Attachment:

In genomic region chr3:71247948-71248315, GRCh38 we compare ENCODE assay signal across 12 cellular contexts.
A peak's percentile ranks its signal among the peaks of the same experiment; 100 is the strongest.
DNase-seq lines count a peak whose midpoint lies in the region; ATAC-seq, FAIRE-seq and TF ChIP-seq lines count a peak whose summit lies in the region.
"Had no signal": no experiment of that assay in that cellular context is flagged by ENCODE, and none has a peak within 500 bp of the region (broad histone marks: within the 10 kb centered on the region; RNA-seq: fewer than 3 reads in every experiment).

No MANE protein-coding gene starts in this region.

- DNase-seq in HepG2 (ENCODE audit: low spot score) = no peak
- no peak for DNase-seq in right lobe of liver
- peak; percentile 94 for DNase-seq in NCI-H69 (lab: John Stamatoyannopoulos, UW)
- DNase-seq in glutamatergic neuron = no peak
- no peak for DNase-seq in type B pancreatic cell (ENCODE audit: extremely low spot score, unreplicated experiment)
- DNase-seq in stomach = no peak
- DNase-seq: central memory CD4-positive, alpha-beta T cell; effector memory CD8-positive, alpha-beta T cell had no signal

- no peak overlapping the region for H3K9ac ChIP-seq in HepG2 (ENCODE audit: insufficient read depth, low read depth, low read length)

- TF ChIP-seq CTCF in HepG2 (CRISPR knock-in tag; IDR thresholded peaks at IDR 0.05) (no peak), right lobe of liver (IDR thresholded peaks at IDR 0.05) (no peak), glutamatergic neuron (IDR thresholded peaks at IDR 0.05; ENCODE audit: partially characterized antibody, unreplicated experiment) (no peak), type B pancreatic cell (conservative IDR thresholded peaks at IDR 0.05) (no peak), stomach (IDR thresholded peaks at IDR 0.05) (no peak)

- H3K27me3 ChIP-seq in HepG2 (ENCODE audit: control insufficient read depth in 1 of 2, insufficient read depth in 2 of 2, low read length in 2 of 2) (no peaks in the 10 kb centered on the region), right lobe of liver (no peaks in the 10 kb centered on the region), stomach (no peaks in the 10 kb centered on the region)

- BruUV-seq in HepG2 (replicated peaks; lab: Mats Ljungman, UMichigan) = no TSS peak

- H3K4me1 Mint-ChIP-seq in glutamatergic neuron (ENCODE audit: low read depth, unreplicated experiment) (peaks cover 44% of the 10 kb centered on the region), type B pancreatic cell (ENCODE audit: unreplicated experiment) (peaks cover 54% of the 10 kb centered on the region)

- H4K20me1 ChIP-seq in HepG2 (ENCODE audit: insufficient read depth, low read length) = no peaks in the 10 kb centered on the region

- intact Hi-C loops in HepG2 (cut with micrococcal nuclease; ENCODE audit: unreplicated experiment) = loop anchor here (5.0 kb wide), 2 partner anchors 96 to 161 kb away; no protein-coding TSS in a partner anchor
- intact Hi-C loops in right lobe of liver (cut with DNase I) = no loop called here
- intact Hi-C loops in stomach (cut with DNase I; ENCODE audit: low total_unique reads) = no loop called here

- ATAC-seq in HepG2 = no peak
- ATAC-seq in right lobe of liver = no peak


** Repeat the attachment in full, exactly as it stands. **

In genomic region chr3:71247948-71248315, GRCh38 we compare ENCODE assay signal across 12 cellular contexts.
A peak's percentile ranks its signal among the peaks of the same experiment; 100 is the strongest.
DNase-seq lines count a peak whose midpoint lies in the region; ATAC-seq, FAIRE-seq and TF ChIP-seq lines count a peak whose summit lies in the region.
"Had no signal": no experiment of that assay in that cellular context is flagged by ENCODE, and none has a peak within 500 bp of the region (broad histone marks: within the 10 kb centered on the region; RNA-seq: fewer than 3 reads in every experiment).

No MANE protein-coding gene starts in this region.

- DNase-seq in HepG2 (ENCODE audit: low spot score) = no peak
- no peak for DNase-seq in right lobe of liver
- peak; percentile 94 for DNase-seq in NCI-H69 (lab: John Stamatoyannopoulos, UW)
- DNase-seq in glutamatergic neuron = no peak
- no peak for DNase-seq in type B pancreatic cell (ENCODE audit: extremely low spot score, unreplicated experiment)
- DNase-seq in stomach = no peak
- DNase-seq: central memory CD4-positive, alpha-beta T cell; effector memory CD8-positive, alpha-beta T cell had no signal

- no peak overlapping the region for H3K9ac ChIP-seq in HepG2 (ENCODE audit: insufficient read depth, low read depth, low read length)

- TF ChIP-seq CTCF in HepG2 (CRISPR knock-in tag; IDR thresholded peaks at IDR 0.05) (no peak), right lobe of liver (IDR thresholded peaks at IDR 0.05) (no peak), glutamatergic neuron (IDR thresholded peaks at IDR 0.05; ENCODE audit: partially characterized antibody, unreplicated experiment) (no peak), type B pancreatic cell (conservative IDR thresholded peaks at IDR 0.05) (no peak), stomach (IDR thresholded peaks at IDR 0.05) (no peak)

- H3K27me3 ChIP-seq in HepG2 (ENCODE audit: control insufficient read depth in 1 of 2, insufficient read depth in 2 of 2, low read length in 2 of 2) (no peaks in the 10 kb centered on the region), right lobe of liver (no peaks in the 10 kb centered on the region), stomach (no peaks in the 10 kb centered on the region)

- BruUV-seq in HepG2 (replicated peaks; lab: Mats Ljungman, UMichigan) = no TSS peak

- H3K4me1 Mint-ChIP-seq in glutamatergic neuron (ENCODE audit: low read depth, unreplicated experiment) (peaks cover 44% of the 10 kb centered on the region), type B pancreatic cell (ENCODE audit: unreplicated experiment) (peaks cover 54% of the 10 kb centered on the region)

- H4K20me1 ChIP-seq in HepG2 (ENCODE audit: insufficient read depth, low read length) = no peaks in the 10 kb centered on the region

- intact Hi-C loops in HepG2 (cut with micrococcal nuclease; ENCODE audit: unreplicated experiment) = loop anchor here (5.0 kb wide), 2 partner anchors 96 to 161 kb away; no protein-coding TSS in a partner anchor
- intact Hi-C loops in right lobe of liver (cut with DNase I) = no loop called here
- intact Hi-C loops in stomach (cut with DNase I; ENCODE audit: low total_unique reads) = no loop called here

- ATAC-seq in HepG2 = no peak
- ATAC-seq in right lobe of liver = no peak